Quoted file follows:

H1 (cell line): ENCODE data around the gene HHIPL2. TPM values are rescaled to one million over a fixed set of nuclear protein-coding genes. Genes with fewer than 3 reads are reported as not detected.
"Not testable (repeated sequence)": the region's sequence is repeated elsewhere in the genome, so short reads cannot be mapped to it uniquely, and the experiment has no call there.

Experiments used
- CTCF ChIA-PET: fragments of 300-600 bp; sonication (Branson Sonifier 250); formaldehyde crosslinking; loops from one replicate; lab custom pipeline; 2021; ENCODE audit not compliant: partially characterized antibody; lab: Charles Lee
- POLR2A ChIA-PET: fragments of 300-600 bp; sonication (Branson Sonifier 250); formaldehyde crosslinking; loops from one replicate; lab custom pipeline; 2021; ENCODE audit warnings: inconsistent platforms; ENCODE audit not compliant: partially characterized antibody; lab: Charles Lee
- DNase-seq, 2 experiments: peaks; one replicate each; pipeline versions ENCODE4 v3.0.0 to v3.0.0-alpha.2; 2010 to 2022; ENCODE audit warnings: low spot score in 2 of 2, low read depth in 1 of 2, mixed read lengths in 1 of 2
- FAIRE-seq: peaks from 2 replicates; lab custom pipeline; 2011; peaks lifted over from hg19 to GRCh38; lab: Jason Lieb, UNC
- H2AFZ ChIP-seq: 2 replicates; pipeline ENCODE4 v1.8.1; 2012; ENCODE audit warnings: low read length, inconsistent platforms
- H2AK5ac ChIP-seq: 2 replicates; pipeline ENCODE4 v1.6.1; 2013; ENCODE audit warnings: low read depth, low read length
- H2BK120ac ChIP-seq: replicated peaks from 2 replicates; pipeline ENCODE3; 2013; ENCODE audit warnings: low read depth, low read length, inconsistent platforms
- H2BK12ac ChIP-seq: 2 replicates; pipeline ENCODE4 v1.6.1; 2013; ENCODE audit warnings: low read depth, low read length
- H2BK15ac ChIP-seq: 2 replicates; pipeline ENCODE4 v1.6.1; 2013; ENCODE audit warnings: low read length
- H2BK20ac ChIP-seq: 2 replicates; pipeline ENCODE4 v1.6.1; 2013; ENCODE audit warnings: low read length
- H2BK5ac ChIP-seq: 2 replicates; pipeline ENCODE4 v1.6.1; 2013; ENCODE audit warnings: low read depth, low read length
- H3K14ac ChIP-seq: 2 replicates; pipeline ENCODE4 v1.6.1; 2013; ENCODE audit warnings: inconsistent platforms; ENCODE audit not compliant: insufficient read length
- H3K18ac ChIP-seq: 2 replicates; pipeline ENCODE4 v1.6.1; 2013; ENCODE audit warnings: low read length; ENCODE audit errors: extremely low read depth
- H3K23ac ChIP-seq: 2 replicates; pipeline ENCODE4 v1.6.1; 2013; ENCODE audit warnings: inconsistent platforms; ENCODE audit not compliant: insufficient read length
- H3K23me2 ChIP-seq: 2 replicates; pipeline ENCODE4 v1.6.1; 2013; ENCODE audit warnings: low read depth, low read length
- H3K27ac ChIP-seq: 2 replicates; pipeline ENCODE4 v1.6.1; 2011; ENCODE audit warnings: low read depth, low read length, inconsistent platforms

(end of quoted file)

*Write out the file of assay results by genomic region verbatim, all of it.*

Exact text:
H1 (cell line): ENCODE data around the gene HHIPL2. TPM values are rescaled to one million over a fixed set of nuclear protein-coding genes. Genes with fewer than 3 reads are reported as not detected.
"Not testable (repeated sequence)": the region's sequence is repeated elsewhere in the genome, so short reads cannot be mapped to it uniquely, and the experiment has no call there.

Experiments used
- CTCF ChIA-PET: fragments of 300-600 bp; sonication (Branson Sonifier 250); formaldehyde crosslinking; loops from one replicate; lab custom pipeline; 2021; ENCODE audit not compliant: partially characterized antibody; lab: Charles Lee
- POLR2A ChIA-PET: fragments of 300-600 bp; sonication (Branson Sonifier 250); formaldehyde crosslinking; loops from one replicate; lab custom pipeline; 2021; ENCODE audit warnings: inconsistent platforms; ENCODE audit not compliant: partially characterized antibody; lab: Charles Lee
- DNase-seq, 2 experiments: peaks; one replicate each; pipeline versions ENCODE4 v3.0.0 to v3.0.0-alpha.2; 2010 to 2022; ENCODE audit warnings: low spot score in 2 of 2, low read depth in 1 of 2, mixed read lengths in 1 of 2
- FAIRE-seq: peaks from 2 replicates; lab custom pipeline; 2011; peaks lifted over from hg19 to GRCh38; lab: Jason Lieb, UNC
- H2AFZ ChIP-seq: 2 replicates; pipeline ENCODE4 v1.8.1; 2012; ENCODE audit warnings: low read length, inconsistent platforms
- H2AK5ac ChIP-seq: 2 replicates; pipeline ENCODE4 v1.6.1; 2013; ENCODE audit warnings: low read depth, low read length
- H2BK120ac ChIP-seq: replicated peaks from 2 replicates; pipeline ENCODE3; 2013; ENCODE audit warnings: low read depth, low read length, inconsistent platforms
- H2BK12ac ChIP-seq: 2 replicates; pipeline ENCODE4 v1.6.1; 2013; ENCODE audit warnings: low read depth, low read length
- H2BK15ac ChIP-seq: 2 replicates; pipeline ENCODE4 v1.6.1; 2013; ENCODE audit warnings: low read length
- H2BK20ac ChIP-seq: 2 replicates; pipeline ENCODE4 v1.6.1; 2013; ENCODE audit warnings: low read length
- H2BK5ac ChIP-seq: 2 replicates; pipeline ENCODE4 v1.6.1; 2013; ENCODE audit warnings: low read depth, low read length
- H3K14ac ChIP-seq: 2 replicates; pipeline ENCODE4 v1.6.1; 2013; ENCODE audit warnings: inconsistent platforms; ENCODE audit not compliant: insufficient read length
- H3K18ac ChIP-seq: 2 replicates; pipeline ENCODE4 v1.6.1; 2013; ENCODE audit warnings: low read length; ENCODE audit errors: extremely low read depth
- H3K23ac ChIP-seq: 2 replicates; pipeline ENCODE4 v1.6.1; 2013; ENCODE audit warnings: inconsistent platforms; ENCODE audit not compliant: insufficient read length
- H3K23me2 ChIP-seq: 2 replicates; pipeline ENCODE4 v1.6.1; 2013; ENCODE audit warnings: low read depth, low read length
- H3K27ac ChIP-seq: 2 replicates; pipeline ENCODE4 v1.6.1; 2011; ENCODE audit warnings: low read depth, low read length, inconsistent platforms